The constant differential pressure controller 14 is preferably a spring biased mechanism containing a diaphragm, as illustrated, although other devices may be used as will be apparent to one skilled in the art. The particular device illustrated comprises a body having a flexible diaphragm 116 and a flow passage divided by a valve 117 into the entry 118 and the egress 130. On the right hand side of the controller illustrated is the compartment 132 which is in communication with the compressed air line 46 by means of the line 52. The spring 134 in this compartment exerts a pressure to the left, tending to open the valve, while the spring 136 in the entry exerts a pressure to the right, tending to close the valve. The spring 134 exerts a pressure which is a discrete amount higher than the pressure exerted by spring 136 and this discrete amount is the desired pressure drop across the pump and pressure drop tube combination. For example, where it is desired to have a pressure drop of 3 pounds across the pump and tube, the spring 134 may exert a pressure of 17 pounds and the spring 136 a pressure of 14 pounds giving a net spring biasing of 3 pounds tending to keep the valve open. The base pressure, exerted on the diaphragm 116 also tends to keep valve 117 open while the pressure of the sample fluid in egress 130 tends to close the valve.

The valve operation keeps the pressure in egress 130 at a pressure equal to the sum of the base pressure and the net spring biasing. The pressure in the line 32 is regulated by the pump 62 and the valve 84 and in general will be maintained at a pressure higher than total of the base pressure and the differential, that is, higher than the pressure in line 34. The valve 117 automatically adjusts itself to give a pressure drop across the valve sufficient to reduce the pressure of liquid from the pressure found in entry 118, to the amount of pressure required to be maintained in egress 130.

When the pressure on the diaphragm from compartment 130 is maintained equal to the pressure on the other side of the diaphragm, the diaphragm and consequently, the valve, remain stationary, with the valve in an open position. An increase in base pressure tends to open the valve further, thereby lowering the pressure drop across the valve, and raising the pressure of egress 130, to equalize the pressure. Lowering of pressure in entry 118 also causes at first a momentary lowering of pressure in egress 130 and opening of the valve until the proper pressure in 130 is restored.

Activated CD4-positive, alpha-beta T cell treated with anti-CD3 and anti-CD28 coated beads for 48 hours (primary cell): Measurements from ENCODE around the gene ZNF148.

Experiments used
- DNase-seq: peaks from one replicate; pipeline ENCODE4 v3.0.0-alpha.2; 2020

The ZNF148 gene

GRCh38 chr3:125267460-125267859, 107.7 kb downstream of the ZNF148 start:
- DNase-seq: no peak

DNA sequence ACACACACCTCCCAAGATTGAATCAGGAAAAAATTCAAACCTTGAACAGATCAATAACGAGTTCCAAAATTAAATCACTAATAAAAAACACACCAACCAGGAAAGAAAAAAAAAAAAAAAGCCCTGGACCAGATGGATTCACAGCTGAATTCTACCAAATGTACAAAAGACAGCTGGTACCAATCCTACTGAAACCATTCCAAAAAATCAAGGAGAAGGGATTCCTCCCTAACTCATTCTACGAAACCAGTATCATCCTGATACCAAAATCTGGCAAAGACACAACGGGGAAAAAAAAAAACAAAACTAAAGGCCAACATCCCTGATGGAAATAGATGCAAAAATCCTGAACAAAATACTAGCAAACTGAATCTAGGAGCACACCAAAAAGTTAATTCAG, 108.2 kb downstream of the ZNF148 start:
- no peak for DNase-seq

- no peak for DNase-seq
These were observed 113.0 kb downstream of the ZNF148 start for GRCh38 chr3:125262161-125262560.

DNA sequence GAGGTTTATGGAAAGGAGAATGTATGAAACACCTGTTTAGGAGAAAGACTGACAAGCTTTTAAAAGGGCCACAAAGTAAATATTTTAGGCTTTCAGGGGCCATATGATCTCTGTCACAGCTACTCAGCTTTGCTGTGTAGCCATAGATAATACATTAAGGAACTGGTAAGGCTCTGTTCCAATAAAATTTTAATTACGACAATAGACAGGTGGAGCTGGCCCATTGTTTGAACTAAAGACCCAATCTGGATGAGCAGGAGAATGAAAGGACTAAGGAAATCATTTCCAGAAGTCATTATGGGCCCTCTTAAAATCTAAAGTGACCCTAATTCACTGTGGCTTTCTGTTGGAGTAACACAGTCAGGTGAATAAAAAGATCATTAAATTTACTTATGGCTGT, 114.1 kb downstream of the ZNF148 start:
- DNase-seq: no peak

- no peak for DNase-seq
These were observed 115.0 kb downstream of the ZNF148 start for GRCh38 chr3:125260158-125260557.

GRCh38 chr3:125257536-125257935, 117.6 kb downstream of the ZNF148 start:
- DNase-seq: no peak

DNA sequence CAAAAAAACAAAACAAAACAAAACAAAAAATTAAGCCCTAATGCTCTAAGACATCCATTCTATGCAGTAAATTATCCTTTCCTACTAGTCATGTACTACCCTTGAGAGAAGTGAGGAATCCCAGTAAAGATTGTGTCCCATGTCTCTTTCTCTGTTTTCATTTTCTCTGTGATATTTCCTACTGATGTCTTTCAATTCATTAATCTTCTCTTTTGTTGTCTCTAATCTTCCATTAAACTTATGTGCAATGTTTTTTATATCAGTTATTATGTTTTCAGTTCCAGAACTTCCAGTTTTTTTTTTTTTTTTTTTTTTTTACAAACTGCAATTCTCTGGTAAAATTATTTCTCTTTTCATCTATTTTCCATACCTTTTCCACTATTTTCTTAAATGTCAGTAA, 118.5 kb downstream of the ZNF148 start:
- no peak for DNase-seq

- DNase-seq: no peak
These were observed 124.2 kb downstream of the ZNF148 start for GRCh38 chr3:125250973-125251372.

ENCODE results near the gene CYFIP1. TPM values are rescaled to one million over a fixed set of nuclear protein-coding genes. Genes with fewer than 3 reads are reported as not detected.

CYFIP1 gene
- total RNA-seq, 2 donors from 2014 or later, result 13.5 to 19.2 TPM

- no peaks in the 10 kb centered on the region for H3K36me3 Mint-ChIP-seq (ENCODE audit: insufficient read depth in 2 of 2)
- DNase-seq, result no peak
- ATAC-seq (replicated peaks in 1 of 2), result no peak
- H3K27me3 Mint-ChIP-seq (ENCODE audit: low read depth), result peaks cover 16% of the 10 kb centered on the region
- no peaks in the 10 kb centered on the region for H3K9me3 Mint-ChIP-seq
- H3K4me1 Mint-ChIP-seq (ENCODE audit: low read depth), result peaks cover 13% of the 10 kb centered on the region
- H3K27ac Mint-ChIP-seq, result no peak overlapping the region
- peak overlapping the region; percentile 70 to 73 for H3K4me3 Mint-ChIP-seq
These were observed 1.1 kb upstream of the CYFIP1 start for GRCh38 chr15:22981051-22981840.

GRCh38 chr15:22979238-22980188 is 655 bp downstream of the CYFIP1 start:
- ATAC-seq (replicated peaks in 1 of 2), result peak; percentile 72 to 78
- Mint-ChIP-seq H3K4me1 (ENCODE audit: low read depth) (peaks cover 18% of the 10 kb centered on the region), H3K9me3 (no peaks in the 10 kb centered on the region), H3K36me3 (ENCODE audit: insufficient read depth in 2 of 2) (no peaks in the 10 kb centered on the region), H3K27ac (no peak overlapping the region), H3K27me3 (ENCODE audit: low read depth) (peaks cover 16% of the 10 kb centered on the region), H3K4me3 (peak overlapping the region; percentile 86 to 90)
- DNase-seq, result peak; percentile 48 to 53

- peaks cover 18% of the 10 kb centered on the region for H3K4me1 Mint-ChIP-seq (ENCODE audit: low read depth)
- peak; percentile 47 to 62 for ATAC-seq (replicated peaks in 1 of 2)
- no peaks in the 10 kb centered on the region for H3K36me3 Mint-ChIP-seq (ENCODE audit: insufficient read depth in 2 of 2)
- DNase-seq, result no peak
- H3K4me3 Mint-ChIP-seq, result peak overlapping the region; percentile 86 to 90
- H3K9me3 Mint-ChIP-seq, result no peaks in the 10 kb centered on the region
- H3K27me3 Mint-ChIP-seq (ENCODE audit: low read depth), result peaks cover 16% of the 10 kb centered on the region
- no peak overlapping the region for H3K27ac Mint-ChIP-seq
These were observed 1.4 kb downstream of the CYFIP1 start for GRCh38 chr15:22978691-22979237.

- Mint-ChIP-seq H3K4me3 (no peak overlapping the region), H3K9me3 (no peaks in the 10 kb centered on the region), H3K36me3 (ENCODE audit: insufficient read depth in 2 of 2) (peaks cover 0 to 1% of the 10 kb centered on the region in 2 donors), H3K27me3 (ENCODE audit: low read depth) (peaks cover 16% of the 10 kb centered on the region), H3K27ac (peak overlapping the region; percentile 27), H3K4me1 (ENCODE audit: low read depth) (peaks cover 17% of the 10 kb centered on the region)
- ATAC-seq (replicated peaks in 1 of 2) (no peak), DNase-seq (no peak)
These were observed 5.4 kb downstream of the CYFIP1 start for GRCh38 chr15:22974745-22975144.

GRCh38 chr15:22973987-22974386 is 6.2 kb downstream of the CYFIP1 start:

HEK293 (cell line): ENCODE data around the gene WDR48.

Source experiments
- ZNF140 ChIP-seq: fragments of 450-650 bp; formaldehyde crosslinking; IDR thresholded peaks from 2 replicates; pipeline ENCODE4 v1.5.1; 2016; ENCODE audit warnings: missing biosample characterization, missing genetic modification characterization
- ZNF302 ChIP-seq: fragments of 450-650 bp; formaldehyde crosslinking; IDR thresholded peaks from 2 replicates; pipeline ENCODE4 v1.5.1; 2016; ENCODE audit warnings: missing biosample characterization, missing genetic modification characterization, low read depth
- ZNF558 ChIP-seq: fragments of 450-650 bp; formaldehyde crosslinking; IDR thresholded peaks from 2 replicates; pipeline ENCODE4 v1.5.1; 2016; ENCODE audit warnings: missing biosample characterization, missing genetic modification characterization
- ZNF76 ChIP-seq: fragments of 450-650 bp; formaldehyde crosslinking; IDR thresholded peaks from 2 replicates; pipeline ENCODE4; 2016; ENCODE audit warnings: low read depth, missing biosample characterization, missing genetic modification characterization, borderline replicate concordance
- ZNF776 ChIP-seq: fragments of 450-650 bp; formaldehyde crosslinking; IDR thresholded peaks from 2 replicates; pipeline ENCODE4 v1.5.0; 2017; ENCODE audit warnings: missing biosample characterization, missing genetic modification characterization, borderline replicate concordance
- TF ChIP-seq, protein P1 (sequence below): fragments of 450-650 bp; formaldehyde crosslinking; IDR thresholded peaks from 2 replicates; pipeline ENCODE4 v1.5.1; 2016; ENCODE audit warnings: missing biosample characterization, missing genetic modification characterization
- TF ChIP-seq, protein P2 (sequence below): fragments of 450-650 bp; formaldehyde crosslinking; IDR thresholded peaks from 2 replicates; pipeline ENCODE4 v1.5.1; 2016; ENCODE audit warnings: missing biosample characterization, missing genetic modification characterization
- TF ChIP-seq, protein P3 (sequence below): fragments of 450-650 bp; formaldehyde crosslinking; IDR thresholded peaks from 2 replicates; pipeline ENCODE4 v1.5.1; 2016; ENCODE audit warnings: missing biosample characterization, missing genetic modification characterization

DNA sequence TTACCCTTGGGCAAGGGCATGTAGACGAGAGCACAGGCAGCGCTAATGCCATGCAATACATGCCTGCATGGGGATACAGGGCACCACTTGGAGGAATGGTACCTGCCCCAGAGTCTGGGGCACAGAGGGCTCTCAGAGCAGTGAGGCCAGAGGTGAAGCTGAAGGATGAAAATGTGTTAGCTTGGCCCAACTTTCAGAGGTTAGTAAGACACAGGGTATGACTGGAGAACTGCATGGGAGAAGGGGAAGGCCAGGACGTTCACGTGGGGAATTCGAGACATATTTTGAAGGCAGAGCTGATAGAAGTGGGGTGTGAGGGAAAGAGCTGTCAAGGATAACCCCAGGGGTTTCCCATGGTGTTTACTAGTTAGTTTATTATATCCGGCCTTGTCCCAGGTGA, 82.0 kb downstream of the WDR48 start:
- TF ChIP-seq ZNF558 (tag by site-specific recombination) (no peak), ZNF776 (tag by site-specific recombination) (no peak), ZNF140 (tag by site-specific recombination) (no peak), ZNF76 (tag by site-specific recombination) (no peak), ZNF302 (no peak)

The opposite phenomena, viz, increased pressure in 118 or decrease in base pressure, tend to close the valve, to increase the pressure drop across the valve.

The sample pump 16 supplies sample to the pumped sample line 36 and pressure drop tube 18 at a constant velocity, for example, 12 liters per hour. The pressure drop tube frequently will have an inside diameter of about 0.05 to 0.5 inch. For a velocity of 12 liters per hour and F. operation with a lubricating oil product varying from 5 to 50 SAE in viscosity, the tube can be, for example, a 6-inch length of stainless steel 0.375 inch OD. tubing having an inside diameter of 0.256. 'For 210 F. operation the pressure drop tube could be 6 inches of 0.250 O.D. stainless tubing having 0.145 inch inside diameter. The sample passes through the pressure drop tube 18, and the exit chamber 22 from which it is removed, along with air, by the exhaust pump 24 through the drain line 38. The sample is thence carried by the exhaust line 40, past the check valve 90. The exhaust line 40 may be provided with the pump wherein air may be disentrained from the oil and vented by line 122 before return of the sample through the line 70 to the product line 58. Alternatively, the entire exhaust mixture of sample and air passing through the line 40 may be passed to the product line 58, since the quantity of air is too negligible to affect the quality of the product.

Compressed air at the selected base pressure may be supplied to line 46 by any convenient means, and preferably the air will be at the temperature of the bath. The drawing shows a source of compressed air which conveniently can be built into the device. In this embodiment the air is pressurized to the desired base pressure by means of the pump 26, set in a flow system which allows the use of a pump designed to pump liquids.

T he flow path for air to the exit chamber 22 is as follows: Air is drawn into air pump 26 through the valve 91 and the line 42, in mixture With a viscous liquid from line 48. This liquid is called the lubricant and enables the pump 26, which is designed to conduct liquids, to conduct air. This mixture passes from the air pump through the air and lubricant line 44, to the lubricant reservoir 28. Preferably the lubricant level in this reservoir is kept below the inlet to the reservoir from the line 44. In the reservoir air is disentrained from lubricant and travels, under the propelling force generated by the pump 26 to the compressed air line 46. Pressure from this line is exerted on differential flow controller 14 tluough the transmission line 52, on the base pressure side of the differential pressure gauge 20 by the transmission line 54 and on the exit end 124 of the pressure drop tube 18 which is within the exit chamber 22. Air flows to the exit chamber 22 and is withdrawn mixed with sample as described above. The air pump 26 is of a size which gives a base pressure in the lines 52 and 54 and the chamber 22 which is preferably greater than the vapor pressure of any constituent of the sample.